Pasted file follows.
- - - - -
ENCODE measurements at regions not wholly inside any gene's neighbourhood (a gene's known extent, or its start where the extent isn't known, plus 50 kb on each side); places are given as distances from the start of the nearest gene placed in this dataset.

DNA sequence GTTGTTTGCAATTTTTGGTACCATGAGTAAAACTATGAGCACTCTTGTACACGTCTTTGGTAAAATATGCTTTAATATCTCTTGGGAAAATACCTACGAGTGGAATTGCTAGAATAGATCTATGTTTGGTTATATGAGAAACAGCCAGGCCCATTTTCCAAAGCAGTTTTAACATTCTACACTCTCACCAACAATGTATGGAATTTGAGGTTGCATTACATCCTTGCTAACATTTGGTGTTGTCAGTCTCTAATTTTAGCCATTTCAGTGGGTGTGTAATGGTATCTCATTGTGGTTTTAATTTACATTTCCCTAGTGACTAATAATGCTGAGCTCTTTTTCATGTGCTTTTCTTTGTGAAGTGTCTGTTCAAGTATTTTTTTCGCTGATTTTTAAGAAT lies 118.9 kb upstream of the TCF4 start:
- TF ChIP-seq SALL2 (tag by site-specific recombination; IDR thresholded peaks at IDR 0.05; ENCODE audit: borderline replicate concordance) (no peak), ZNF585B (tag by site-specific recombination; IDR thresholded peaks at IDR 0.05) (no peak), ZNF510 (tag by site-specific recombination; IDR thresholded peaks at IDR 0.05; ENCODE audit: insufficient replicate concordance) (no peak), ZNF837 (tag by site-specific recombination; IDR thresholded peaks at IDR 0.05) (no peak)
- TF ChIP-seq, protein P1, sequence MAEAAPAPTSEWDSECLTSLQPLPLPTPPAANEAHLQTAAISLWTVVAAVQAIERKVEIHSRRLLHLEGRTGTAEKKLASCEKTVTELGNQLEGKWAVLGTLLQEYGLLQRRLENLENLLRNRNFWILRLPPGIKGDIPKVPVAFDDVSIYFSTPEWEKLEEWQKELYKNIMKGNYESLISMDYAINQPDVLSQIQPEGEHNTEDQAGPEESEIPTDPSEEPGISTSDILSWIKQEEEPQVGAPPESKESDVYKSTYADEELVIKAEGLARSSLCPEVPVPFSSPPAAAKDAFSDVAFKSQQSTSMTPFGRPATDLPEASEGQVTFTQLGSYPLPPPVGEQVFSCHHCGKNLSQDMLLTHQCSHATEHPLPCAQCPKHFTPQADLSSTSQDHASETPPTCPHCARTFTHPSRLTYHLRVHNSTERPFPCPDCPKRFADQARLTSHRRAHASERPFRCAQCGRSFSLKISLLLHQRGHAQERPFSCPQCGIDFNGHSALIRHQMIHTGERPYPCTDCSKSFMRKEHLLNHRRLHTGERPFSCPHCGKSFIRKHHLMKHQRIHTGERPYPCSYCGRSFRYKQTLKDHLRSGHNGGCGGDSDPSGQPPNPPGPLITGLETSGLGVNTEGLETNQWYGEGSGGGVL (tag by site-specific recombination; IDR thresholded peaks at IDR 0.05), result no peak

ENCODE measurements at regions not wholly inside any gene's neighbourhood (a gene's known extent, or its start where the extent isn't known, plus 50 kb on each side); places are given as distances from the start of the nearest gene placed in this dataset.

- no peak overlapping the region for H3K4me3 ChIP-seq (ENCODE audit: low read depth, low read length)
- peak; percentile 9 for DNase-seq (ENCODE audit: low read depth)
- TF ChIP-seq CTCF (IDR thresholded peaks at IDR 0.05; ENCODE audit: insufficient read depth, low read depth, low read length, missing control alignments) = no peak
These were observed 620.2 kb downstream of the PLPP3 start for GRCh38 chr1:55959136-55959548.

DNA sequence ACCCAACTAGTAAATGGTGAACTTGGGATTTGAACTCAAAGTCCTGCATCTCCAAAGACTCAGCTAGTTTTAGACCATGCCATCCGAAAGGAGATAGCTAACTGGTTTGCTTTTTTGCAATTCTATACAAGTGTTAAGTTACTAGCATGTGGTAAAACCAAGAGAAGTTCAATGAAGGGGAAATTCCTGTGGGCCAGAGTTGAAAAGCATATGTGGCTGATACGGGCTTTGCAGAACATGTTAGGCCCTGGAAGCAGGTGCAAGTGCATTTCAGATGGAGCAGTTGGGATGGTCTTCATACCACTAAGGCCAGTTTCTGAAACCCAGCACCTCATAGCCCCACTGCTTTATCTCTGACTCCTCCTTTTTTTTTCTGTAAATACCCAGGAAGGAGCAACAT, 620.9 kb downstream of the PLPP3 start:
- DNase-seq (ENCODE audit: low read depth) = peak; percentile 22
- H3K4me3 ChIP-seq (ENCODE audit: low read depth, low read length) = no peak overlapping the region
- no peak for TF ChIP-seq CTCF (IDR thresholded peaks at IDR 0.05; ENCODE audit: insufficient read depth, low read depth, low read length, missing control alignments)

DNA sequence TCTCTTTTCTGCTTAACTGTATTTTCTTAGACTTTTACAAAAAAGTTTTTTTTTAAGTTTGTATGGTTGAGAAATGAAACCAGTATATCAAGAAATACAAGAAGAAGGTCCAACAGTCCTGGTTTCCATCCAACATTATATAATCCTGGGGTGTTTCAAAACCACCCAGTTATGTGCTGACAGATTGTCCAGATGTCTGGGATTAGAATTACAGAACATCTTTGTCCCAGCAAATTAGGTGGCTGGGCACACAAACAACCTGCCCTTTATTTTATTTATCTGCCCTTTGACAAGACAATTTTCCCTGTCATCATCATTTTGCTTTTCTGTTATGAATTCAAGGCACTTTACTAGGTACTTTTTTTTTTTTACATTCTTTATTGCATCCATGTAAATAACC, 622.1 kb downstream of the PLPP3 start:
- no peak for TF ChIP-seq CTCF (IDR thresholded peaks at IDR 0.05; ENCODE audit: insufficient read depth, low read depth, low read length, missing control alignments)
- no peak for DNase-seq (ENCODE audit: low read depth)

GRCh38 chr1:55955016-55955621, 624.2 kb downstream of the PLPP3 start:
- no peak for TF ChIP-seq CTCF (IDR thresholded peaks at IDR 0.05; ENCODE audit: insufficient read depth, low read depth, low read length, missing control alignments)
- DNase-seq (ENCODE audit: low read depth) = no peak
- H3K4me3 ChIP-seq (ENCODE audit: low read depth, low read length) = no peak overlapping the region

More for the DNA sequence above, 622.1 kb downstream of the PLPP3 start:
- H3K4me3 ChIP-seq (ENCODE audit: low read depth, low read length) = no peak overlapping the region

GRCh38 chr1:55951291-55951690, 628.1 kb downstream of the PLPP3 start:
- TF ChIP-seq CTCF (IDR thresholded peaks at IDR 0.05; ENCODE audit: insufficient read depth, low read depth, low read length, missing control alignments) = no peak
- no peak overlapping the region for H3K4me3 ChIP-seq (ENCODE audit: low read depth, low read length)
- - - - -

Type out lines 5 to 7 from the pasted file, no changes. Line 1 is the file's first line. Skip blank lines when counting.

ENCODE measurements at regions not wholly inside any gene's neighbourhood (a gene's known extent, or its start where the extent isn't known, plus 50 kb on each side); places are given as distances from the start of the nearest gene placed in this dataset.

- no peak overlapping the region for H3K4me3 ChIP-seq (ENCODE audit: low read depth, low read length)
- peak; percentile 9 for DNase-seq (ENCODE audit: low read depth)